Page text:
A slightly damp Sunday saw some 600 Freemen (and ladies) exercise their ancient right to take sheep across London Bridge. It’s both an ancient right of doubtful origins and a modern tradition of very clear heritage.

In the days before refrigeration, animals were usually taken to market to be slaughtered on the spot, and when London Bridge was the only way into the City from Southwark, cattle would often be taken over the bridge.

London Bridge is owned by a charitable trust fund managed by the City of London, and used to charge a toll to cross it — but that toll was waived for Freemen of the City. Although the origins of the idea that only Freemen could take sheep across the bridge is unclear, the favourite theory is that as Freemen didn’t pay to use the bridge, they could sell their sheep at a lower price than anyone who had paid to bring them to market.

Over time, the practical reality that only Freemen would bother to use the bridge turned into the de facto principle that only Freemen were allowed to use London Bridge to bring animals to market.

It’s not clear when the last cattle were taken over London Bridge, but the legend never died out, and occasionally people have exercised their “ancient right”.

Not always correctly though, as in 1999, a protest marcher, Jef Smith took sheep over Tower Bridge, thus upholding that other ancient tradition of mixing up Tower Bridge and London Bridge.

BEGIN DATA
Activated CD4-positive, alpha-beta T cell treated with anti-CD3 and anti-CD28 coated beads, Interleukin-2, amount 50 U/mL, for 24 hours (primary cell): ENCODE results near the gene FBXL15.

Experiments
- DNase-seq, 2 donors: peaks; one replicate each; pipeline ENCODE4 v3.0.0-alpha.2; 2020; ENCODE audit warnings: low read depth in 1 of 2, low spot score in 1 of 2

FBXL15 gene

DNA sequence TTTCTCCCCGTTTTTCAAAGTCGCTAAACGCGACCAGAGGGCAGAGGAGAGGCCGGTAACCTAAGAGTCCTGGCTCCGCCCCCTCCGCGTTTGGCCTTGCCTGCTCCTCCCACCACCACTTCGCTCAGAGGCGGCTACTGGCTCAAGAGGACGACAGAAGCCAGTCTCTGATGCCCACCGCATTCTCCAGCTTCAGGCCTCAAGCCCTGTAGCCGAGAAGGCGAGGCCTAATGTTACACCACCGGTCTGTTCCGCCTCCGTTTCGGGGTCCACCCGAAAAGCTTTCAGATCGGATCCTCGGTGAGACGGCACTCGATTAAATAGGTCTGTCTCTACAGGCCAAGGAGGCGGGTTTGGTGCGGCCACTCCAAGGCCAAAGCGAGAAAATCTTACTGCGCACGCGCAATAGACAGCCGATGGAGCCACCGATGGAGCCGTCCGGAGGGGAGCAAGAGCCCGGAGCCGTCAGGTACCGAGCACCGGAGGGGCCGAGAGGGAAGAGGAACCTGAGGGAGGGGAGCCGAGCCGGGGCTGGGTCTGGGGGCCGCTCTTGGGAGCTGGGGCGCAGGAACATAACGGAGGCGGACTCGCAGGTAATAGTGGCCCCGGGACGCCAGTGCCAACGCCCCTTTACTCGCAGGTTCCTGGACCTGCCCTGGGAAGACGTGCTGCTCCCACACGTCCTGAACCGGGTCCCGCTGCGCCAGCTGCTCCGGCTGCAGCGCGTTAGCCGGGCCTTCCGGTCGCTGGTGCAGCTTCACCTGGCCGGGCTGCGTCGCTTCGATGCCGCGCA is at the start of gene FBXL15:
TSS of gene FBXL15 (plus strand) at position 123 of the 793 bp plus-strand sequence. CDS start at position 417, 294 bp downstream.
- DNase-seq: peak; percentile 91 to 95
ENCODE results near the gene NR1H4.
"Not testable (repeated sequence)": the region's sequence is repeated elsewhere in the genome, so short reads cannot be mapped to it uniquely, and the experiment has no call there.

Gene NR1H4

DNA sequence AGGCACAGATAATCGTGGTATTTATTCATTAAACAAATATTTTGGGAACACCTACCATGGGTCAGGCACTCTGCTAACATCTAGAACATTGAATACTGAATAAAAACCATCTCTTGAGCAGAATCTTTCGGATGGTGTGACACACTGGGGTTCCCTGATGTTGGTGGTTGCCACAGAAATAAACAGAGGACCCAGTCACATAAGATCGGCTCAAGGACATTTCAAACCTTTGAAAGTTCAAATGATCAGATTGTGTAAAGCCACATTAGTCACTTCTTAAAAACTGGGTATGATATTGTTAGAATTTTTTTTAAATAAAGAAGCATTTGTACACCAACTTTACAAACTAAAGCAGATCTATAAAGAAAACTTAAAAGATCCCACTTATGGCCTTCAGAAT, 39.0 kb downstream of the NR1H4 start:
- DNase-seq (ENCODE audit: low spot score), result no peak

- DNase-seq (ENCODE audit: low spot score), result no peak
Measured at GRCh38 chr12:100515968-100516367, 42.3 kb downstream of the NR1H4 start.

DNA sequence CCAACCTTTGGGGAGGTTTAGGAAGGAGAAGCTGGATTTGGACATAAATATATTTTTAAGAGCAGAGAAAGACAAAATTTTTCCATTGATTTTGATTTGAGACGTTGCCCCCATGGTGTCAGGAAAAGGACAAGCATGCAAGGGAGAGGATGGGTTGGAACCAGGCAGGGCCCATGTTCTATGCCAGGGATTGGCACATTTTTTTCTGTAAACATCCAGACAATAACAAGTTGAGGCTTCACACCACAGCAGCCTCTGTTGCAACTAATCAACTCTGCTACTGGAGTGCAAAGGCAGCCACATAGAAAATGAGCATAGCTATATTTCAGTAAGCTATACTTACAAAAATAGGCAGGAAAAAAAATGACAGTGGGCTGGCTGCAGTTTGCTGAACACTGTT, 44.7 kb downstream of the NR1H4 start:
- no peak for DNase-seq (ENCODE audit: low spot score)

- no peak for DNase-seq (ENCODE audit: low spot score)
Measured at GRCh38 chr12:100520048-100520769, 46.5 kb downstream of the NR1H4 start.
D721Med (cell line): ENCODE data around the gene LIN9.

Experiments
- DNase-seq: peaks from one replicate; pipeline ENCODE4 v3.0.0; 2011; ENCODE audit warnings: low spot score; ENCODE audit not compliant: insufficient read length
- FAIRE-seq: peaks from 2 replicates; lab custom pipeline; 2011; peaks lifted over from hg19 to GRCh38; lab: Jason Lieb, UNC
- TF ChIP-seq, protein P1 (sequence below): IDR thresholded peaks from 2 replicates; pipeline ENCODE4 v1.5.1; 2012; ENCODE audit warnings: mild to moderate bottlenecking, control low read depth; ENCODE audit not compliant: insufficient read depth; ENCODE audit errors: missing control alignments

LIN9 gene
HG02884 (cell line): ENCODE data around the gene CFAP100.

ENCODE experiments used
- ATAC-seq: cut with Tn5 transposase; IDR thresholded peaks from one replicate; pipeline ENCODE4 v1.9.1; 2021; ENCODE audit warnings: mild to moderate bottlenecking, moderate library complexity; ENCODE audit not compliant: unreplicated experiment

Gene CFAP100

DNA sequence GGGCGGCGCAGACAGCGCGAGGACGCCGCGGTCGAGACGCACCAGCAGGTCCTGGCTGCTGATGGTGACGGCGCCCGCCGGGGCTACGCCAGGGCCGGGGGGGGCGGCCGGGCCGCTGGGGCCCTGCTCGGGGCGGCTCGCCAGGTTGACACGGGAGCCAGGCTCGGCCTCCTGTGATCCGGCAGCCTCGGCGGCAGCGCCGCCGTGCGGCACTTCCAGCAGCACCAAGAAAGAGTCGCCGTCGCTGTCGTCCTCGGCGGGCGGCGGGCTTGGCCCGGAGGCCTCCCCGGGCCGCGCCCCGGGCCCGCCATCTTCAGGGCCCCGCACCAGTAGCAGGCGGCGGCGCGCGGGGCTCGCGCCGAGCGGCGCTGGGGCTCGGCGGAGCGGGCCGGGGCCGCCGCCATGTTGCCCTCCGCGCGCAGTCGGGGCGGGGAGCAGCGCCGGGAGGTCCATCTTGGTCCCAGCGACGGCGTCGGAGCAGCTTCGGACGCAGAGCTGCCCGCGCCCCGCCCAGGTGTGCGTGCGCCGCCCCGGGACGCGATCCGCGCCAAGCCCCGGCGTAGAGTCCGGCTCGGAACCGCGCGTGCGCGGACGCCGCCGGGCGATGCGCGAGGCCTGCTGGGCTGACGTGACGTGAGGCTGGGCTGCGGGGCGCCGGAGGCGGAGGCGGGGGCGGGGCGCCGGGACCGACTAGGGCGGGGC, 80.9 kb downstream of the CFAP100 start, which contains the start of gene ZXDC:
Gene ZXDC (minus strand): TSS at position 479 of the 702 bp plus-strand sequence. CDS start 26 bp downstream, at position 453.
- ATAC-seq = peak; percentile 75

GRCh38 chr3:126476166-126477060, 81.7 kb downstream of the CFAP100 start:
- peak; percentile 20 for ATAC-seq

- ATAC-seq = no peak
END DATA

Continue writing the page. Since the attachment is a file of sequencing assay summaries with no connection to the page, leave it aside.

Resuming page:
In 2009 sheep were taken over by the Lord Mayor to mark the bridge’s 800th anniversary. Then in 2011 and 2012, the Red Cross took stuffed sheep on wheels across, but in 2013, the Worshipful Company of Woolmen held the first large scale sheep drive across the bridge, raising money for wool charities, and it’s been going on ever since.

So the ancient tradition is restored and on Sunday, a flock of 30 North of England mule sheep were brought to London Bridge and over the day, groups of them were herded up and down the bridge.

The bridge was divided into North and South sides, and small groups took turns to herd the sheep up and down the bridge. Now fenced off, the bridge was at once very familiar, and yet feeling very strange, as we’re let through the fence to wait for our turn.

A flock of sheep bleating madly came down from other end of the bridge to have a rest, while another batch was released from their impromptu pen, and then as a group we herded the sheep forwards, while more experienced farmers kept them running off into the distance.

It was less herding than following a flock of sheep, but totally surreal, with friends and families on the other side taking photos, while a group of people casually walk along a bridge dodging the sheep droppings.

A few minutes later, and job done, thank you very much, here’s a certificate, let the photographer take some snaps, there’s the exit.

It’s a very City of London thing – soldier cadets helping out, a Lord Mayor in gold and finery, a celebrity to excite the newspapers, lots of office people back in town on a Sunday to herd sheep, livery people in furs looking posh, but underneath, that one’s a baker, there’s a stonemason, here’s a leatherworker.

An ancient right of dubious origins was upheld, and what a ridiculously fun way to do it.

The day also raised some £50,000 for the wool charities, so with that sort of performance, in a century or so, it will be a very genuine ancient tradition to take sheep over London Bridge once a year.

In fact, they’ve already confirmed that it’ll be back next year – so put Sunday 27th September 2020 in your diaries.


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